|Image Courtesy www.screenrant.com|
I don’t really want to spend a lot of time on this mini-review, so I’m just going to cut to the chase. I just finished watching Marvel’s Inhumans in our “local” IMAX theater. This was a time commitment of around two-and-a-half hours because this “local” theater is 30 minutes away and Inhumans is 75 minutes long (plus previews). Further, an IMAX ticket at this theater costs just under $14. So in other words I spent an hour in the car and $14 dollars to watch something which I can see (with 9 minutes of additional footage) for free 4 weeks from today (Marvel’s Inhumans debuts on ABC on Friday, September 29).
This is my basis for answering the following question: Is it worth it for you to go see Inhumans in theaters these next 2 weeks?
In a word? No. It’s not worth it.
That’s not to say that Inhumans is bad or anything like that; it’s actually a pretty good show with definite promise. Unfortunately, it just plain doesn’t live up to the IMAX experience. At least not for me.
The “movie” itself does not come across to me as a movie; it comes across much more like a TV pilot. Admittedly, that’s what this is—a 2-hour TV pilot cut down for a theatrical release—but it’s not what it should be. Instead, I was expecting this to be a movie: 90 minutes of a complete story in which the actors are comfortable in their parts, we see some excitement and plot (including that Marvel action we’ve come to expect from MCU movies), and it has something of a definite conclusion. Since this is a “movie” that sets up a TV miniseries, it makes sense for the conclusion to be less-than-conclusive, but it should nonetheless tell a complete story. For the most part, Inhumans delivers: there is a clear plot and conflict to the “movie,” there is plenty of excitement, the characters get varying levels of development (at least enough to build our interest in learning more about them), and there’s even some action.
Unfortunately, there are three major points where this “movie” falls short: the actors don’t seem “comfortable” in their parts quite yet, the conclusion feels a little too open-ended, and (biggest of all) it does not deliver on the IMAX experience.
I’m trying to avoid spoilers here, but this is in the advertising so I don’t feel too bad: Triton is on Earth looking for new Inhumans in the opening scene. He finds one, and they have a conversation. This may have been the worst scene in the “movie” with regard to that first point. Both Triton and the new Inhuman do not feel comfortable in their parts—Triton in particular sounds like he is just reading off the script. The other main characters do not suffer from this nearly as much as Triton does, but Triton stands out so much because he is the first Royal Family member introduced.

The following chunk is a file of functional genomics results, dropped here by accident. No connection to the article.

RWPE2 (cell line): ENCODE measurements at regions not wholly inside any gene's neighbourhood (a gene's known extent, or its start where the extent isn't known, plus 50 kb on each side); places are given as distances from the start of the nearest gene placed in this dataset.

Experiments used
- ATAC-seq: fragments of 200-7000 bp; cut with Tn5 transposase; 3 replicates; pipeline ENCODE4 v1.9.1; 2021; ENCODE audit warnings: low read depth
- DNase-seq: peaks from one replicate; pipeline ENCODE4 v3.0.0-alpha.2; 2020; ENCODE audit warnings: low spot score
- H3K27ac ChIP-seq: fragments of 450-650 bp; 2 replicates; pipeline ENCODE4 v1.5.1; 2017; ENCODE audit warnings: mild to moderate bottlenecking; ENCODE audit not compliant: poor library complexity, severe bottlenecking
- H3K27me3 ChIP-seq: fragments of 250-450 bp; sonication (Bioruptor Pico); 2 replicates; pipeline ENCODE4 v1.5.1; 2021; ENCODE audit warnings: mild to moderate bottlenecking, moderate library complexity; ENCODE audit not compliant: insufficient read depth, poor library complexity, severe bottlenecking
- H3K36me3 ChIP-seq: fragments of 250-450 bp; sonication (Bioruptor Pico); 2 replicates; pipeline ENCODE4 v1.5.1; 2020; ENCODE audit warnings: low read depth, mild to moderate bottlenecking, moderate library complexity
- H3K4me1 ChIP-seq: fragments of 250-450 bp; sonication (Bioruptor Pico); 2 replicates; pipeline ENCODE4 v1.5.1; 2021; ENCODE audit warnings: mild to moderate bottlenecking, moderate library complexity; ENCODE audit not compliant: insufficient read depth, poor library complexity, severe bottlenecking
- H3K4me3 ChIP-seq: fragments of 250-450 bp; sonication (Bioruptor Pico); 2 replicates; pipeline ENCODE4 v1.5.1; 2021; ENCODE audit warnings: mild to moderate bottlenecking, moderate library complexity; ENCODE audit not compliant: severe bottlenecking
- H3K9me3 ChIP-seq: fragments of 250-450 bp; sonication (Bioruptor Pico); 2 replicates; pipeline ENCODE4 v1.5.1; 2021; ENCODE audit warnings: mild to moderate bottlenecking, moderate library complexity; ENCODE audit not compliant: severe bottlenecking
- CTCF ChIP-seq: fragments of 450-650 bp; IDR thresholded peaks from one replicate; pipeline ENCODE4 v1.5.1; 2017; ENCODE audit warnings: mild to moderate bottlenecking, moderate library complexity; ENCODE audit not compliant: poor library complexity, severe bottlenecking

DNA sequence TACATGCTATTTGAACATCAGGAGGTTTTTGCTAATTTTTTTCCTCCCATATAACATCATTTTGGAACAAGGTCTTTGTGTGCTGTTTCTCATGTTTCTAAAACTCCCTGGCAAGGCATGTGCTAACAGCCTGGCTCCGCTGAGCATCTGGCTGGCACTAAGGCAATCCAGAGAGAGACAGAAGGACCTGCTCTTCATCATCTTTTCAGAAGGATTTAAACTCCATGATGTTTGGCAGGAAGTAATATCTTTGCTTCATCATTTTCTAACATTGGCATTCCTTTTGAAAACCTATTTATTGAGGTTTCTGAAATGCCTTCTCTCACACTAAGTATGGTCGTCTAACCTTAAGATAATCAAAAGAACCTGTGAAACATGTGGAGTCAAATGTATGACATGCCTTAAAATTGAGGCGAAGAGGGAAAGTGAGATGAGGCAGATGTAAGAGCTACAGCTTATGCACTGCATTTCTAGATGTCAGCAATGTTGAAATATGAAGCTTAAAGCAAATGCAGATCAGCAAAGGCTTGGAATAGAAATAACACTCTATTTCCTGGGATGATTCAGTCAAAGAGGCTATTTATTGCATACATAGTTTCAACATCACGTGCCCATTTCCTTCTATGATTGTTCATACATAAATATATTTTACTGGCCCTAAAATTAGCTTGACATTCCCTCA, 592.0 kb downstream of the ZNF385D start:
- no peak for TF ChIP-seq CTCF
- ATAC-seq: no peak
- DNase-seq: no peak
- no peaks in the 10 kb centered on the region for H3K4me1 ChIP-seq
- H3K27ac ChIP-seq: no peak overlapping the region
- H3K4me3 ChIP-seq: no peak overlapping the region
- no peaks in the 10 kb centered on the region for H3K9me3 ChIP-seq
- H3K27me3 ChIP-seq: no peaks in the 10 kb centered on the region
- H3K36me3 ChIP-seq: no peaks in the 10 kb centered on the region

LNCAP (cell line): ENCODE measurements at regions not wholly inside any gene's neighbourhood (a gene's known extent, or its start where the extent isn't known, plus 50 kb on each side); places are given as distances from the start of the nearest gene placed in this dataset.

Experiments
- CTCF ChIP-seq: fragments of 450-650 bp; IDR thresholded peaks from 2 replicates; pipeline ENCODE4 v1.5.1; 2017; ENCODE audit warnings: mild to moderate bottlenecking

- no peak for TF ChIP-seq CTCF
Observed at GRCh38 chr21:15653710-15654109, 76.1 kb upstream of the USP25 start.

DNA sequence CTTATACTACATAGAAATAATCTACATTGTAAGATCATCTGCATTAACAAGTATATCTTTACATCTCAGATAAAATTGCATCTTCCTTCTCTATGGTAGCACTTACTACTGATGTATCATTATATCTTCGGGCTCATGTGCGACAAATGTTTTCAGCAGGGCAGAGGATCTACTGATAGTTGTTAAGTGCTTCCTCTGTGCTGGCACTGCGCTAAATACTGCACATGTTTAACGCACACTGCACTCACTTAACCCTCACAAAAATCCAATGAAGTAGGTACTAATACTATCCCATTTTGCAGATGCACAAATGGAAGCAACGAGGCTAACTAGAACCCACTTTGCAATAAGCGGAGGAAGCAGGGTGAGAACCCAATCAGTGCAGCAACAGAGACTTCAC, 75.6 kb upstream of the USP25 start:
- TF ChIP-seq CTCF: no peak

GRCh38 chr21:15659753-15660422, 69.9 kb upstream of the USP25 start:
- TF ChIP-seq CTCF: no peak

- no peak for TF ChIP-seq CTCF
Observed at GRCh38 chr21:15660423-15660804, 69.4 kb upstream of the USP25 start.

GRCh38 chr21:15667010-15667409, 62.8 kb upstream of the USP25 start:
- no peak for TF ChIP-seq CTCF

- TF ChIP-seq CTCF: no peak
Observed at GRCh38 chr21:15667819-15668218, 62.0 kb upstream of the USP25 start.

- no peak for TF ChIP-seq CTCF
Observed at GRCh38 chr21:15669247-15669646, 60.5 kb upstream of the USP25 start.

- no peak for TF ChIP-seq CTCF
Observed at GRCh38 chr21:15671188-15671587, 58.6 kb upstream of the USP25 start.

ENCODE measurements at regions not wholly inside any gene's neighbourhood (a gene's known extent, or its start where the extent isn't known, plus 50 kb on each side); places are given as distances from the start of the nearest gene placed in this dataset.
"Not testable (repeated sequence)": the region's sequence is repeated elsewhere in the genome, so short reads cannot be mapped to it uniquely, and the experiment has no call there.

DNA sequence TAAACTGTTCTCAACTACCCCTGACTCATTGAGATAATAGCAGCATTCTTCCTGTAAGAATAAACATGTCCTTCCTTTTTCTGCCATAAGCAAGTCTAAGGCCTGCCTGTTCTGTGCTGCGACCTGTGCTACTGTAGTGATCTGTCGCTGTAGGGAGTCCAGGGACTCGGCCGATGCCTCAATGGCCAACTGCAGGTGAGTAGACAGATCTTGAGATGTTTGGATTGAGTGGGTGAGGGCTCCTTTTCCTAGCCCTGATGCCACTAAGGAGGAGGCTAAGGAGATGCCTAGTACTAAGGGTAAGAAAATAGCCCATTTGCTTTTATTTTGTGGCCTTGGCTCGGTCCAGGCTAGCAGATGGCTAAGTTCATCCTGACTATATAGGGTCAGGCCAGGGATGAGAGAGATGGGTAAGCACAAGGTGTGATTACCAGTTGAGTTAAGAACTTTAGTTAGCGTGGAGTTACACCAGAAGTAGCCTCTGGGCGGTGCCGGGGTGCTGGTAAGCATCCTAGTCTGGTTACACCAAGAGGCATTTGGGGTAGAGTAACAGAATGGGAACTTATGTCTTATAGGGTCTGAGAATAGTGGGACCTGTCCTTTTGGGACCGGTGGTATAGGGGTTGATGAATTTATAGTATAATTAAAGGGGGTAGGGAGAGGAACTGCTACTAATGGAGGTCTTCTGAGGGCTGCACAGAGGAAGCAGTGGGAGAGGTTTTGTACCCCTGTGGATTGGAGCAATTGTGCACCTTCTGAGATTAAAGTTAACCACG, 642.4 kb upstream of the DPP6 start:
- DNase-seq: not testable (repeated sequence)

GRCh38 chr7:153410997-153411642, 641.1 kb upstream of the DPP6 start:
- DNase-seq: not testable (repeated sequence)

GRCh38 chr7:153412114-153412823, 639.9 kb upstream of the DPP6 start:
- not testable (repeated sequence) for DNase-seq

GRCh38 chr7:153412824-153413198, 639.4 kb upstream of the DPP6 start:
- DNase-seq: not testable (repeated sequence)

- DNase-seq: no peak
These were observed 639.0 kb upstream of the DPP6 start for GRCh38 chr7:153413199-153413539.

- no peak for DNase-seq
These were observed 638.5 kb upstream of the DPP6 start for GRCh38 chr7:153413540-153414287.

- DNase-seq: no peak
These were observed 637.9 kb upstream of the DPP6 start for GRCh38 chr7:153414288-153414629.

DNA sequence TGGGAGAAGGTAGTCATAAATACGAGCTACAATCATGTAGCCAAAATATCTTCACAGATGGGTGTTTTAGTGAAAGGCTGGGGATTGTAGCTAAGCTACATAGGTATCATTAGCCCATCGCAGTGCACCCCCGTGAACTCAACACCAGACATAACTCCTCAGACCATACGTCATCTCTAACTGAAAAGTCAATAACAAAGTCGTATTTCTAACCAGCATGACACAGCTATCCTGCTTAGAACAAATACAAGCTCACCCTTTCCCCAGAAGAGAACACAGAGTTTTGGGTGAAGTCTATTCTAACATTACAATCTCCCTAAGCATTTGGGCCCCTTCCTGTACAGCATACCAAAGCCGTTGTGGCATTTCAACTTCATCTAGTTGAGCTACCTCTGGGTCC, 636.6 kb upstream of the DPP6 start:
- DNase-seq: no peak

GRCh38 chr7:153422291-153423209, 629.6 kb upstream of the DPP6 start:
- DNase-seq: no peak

I won’t say too much about the conclusion except to say that it is very open. This makes perfect sense for a TV show—particularly for a pilot—and it does incentivize viewers to watch the series when it is on the air. But I would have preferred something a little more definite that still gives hints at the conflict to come. In fact, I would go so far as to say that the better decision for Marvel TV and Scott Buck would have been to save this pilot to air on TV at the end of the month, and to write a new “prequel movie” for the series which would introduce the characters, give some conflict for them to overcome together, and then end with their recognition of the Terrigen-in-Earth’s-water problem and Triton’s mission.
The final point is what really drives my answer to the original question. From what I understand, IMAX is footing some of the bill for this series, which gives them the right to host the first showings. The “movie”/pilot was even filmed specifically for IMAX to create a better viewing experience in theaters. Unfortunately, the finished product still looks a little too much like it’s supposed to be viewed on a TV screen. There are exactly three scenes in this movie (maybe four) that are what I would call “IMAX shots”—clips which are shot in a way what accentuates the crispness and detail possible in IMAX. There is a shot at the beginning of raindrops falling while Triton runs. There are two different panoramic shots of Attilan. And there’s a shot of Gorgon using his powers (you knew there had to be one of those). None of them are particularly worth the $14 admission price, unfortunately. The shots of Attilan, in particular, are disappointing since I was expecting something more substantial for it, considering that it is in the (presumably more-expensive) pilot which was filmed as an IMAX movie. Instead, it looks like it was designed for TV on a TV budget (the quality isn’t that much better than something like Firefly, which managed much better effects for its movie continuation, Serenity). In fact, viewing it in IMAX resolution just highlights the poor quality of the effects!
So no, I would not recommend that you run out to your local IMAX theater to get the full IMAX experience of Marvel’s Inhumans. It’s certainly not a bad “movie”/pilot, but you can get the exact same experience at home in a few weeks without spending IMAX prices.
That being said, if you do go out to see it in theaters, be sure to stay after the credits: there is a post-credits scene, and then there is also a teaser for the rest of the season.
I will have more thoughts on Inhumans in the coming weeks. When it is actually on TV I will do a full review of it. Before then (probably this week) I will publish my thoughts on what I would have done differently with this release. For now, I do still think that Marvel’s Inhumans will be a good series and a respectable win for Marvel TV, even if it doesn’t do so great in theaters.